Halothane alters cytosolic calcium transient in tracheal smooth muscle

K. A. Jones, P. R. Housmans, D. O. Warner, R. R. Lorenz, K. Rehder

Research output: Contribution to journalArticlepeer-review

24 Scopus citations


Halothane is a potent bronchodilator that attenuates vagally mediated constriction of canine airways, in part by a direct action on the smooth muscle cell. In tracheal smooth muscle, acetylcholine (ACh) produces a transient peak increase in cytosolic ionized calcium concentration ([Ca2+](i)), which declines to a sustained plateau concentration that is higher than that of the unstimulated muscle, and a sustained increase in force. The transient peak [Ca2+](i) is caused primarily by Ca2+ release from the sarcoplasmic reticulum (SR), whereas the plateau [Ca2+](i) is caused primarily by influx of extracellular Ca2+ across the plasma membrane. This study was conducted to investigate the effects of halothane on the 1) transient peak [Ca2+](i) during force development (i.e., developed force) and 2) plateau [Ca2+](i) during force maintenance (i.e., sustained force) induced by ACh in isolated strips of canine tracheal smooth muscle. Changes in [Ca2+](i) were measured with the photoprotein, aequorin. In muscle strips contracted after incubation with 1.1 (n = 5) or 1.5 (n = 5) minimum alveolar concentration (MAC) halothane, halothane significantly attenuated the transient peak aequorin luminescence (AL) and developed force and significantly prolonged the time necessary to reach peak AL and developed force; these effects were not dose dependent. In muscle strips (n = 3) contracted with ACh, addition of halothane caused a reduction in sustained force but no decrease in plateau AL. These results suggest that in canine tracheal smooth muscle in vitro, clinically relevant concentrations of halothane attenuates the increase in both [Ca2+](i) and developed force induced by ACh, possibly by inhibiting Ca2+ release from the SR, whereas during sustained force halothane 1) relaxes the tracheal smooth muscle by cellular mechanisms independent of [Ca2+](i), possibly by interfering with Ca2+- and calmodulin-mediated cellular events or, alternatively, the molecular processes that modulate the sensitivity of the contractile elements to [Ca2+](i), and 2) does not interfere with Ca2+ influx across the plasma membrane.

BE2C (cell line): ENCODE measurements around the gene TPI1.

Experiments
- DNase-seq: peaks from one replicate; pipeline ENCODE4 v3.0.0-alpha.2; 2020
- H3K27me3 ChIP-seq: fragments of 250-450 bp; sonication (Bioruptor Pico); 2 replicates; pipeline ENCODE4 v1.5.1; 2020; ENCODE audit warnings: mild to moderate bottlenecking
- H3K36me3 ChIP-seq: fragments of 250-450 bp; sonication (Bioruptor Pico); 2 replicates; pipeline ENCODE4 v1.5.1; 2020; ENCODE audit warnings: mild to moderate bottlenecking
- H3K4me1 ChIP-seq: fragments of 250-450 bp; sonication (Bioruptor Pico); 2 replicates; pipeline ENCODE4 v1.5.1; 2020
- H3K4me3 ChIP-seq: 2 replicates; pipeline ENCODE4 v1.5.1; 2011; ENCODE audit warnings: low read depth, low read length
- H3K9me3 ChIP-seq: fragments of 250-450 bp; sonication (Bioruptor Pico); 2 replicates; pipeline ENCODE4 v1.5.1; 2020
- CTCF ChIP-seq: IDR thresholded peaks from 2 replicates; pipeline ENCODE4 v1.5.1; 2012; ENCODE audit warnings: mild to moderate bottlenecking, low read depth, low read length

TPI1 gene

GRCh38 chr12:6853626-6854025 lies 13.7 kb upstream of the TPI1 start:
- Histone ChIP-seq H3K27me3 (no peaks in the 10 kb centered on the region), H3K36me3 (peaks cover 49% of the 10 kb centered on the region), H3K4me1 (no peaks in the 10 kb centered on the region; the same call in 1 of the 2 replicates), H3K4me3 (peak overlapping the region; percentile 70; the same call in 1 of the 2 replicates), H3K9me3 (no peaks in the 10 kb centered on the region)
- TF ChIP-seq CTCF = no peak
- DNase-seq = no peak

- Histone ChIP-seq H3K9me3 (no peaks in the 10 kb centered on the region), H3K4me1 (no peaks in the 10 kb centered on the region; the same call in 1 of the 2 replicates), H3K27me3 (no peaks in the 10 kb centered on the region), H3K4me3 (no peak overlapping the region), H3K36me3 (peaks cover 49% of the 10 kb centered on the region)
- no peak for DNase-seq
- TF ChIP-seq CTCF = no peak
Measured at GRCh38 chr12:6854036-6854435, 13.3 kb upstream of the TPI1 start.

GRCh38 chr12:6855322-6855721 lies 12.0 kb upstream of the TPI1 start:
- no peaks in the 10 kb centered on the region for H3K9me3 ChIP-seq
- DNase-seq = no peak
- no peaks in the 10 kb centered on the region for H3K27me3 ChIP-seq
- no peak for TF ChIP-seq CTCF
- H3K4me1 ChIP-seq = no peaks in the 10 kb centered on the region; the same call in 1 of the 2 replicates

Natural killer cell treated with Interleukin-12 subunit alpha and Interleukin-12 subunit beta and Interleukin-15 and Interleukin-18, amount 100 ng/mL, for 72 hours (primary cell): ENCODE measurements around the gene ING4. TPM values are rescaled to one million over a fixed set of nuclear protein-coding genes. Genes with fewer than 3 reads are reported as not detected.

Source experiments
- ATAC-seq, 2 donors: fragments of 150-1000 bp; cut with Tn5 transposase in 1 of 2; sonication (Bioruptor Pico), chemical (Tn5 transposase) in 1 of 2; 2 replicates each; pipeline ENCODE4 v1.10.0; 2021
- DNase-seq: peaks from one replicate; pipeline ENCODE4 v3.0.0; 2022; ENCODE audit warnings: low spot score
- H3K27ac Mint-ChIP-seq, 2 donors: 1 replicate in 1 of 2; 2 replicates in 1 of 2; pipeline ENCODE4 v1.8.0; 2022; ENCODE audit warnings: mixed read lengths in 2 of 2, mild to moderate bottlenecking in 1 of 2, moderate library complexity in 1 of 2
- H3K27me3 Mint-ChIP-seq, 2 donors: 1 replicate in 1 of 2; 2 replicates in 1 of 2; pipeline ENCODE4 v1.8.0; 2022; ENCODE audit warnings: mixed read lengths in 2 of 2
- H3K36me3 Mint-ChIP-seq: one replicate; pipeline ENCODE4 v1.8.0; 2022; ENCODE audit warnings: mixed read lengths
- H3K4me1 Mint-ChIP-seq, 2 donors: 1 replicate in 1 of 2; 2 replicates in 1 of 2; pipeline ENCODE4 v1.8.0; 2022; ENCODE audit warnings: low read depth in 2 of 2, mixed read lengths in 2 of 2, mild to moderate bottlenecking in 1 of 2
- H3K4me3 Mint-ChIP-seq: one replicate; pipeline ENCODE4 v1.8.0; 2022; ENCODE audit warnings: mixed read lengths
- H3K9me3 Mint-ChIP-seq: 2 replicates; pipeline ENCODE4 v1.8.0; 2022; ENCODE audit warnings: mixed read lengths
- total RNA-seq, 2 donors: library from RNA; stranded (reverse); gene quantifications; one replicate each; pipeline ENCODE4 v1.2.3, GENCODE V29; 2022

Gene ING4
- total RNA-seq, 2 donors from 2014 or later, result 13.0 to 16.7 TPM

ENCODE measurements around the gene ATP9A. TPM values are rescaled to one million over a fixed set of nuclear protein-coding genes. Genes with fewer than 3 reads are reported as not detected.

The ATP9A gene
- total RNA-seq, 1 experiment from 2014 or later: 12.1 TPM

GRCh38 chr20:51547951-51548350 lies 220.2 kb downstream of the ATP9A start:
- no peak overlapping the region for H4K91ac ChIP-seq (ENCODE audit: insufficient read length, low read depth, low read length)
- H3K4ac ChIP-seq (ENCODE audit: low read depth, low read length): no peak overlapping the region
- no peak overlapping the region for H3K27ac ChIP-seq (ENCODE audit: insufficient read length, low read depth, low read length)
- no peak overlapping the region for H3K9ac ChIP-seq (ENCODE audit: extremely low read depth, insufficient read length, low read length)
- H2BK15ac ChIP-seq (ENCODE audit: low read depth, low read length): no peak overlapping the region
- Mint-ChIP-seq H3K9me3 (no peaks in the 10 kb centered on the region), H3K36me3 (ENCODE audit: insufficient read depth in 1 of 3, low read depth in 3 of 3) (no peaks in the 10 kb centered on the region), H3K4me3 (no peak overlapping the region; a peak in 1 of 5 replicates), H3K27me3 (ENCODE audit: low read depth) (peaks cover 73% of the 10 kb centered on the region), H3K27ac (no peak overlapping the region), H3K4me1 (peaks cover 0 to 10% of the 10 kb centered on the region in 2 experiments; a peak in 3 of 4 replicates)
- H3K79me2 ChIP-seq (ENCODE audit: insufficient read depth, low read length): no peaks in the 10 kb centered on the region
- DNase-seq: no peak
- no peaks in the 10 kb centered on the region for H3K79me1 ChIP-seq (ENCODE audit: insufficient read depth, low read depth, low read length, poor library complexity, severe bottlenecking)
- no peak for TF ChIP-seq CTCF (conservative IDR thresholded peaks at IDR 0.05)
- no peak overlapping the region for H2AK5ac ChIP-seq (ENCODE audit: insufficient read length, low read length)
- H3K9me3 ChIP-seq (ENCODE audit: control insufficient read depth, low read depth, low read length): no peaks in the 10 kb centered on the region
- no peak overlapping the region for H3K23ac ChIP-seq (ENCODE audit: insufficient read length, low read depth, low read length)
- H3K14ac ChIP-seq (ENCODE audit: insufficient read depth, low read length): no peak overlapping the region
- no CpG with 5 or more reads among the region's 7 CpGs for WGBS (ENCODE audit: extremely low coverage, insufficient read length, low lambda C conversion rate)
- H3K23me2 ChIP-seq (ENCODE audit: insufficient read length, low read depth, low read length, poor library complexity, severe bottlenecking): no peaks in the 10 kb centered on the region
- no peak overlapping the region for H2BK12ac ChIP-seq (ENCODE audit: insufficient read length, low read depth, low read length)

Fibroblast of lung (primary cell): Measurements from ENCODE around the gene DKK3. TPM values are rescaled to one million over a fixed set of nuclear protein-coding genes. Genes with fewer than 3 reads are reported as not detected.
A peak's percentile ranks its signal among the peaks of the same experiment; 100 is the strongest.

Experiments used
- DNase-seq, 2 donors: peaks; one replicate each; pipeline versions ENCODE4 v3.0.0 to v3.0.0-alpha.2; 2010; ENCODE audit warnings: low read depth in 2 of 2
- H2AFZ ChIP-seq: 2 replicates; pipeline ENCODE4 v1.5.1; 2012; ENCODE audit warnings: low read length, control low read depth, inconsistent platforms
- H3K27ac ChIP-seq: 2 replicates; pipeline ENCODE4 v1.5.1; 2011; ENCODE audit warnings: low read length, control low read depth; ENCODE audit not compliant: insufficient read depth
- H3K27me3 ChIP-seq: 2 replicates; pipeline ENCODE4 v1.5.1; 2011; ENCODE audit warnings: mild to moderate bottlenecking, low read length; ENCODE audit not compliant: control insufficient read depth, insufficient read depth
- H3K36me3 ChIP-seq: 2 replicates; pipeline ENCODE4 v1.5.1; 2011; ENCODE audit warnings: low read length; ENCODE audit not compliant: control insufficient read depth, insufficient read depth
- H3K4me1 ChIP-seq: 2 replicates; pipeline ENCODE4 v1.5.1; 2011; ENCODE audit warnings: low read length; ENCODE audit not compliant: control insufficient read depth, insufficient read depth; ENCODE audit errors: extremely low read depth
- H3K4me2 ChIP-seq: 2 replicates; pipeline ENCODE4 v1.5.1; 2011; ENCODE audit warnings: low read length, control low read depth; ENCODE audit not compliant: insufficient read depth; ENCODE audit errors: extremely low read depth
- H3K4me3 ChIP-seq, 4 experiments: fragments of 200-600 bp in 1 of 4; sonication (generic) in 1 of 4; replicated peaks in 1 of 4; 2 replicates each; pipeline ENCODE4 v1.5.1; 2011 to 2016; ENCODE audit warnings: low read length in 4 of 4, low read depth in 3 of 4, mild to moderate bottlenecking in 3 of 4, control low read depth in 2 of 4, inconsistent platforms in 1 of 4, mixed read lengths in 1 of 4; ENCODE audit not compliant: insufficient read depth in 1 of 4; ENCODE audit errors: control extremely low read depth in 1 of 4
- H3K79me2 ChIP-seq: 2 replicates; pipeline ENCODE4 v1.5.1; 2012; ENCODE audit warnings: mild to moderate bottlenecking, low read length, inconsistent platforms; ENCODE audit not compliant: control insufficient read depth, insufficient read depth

Original languageEnglish (US)
Pages (from-to)L80-L86
JournalAmerican Journal of Physiology - Lung Cellular and Molecular Physiology
Issue number1 9-1
StatePublished - 1993


  • acetylcholine
  • aequorin
  • canine tracheal smooth muscle

ASJC Scopus subject areas

  • Physiology
  • Pulmonary and Respiratory Medicine
  • Physiology (medical)
  • Cell Biology


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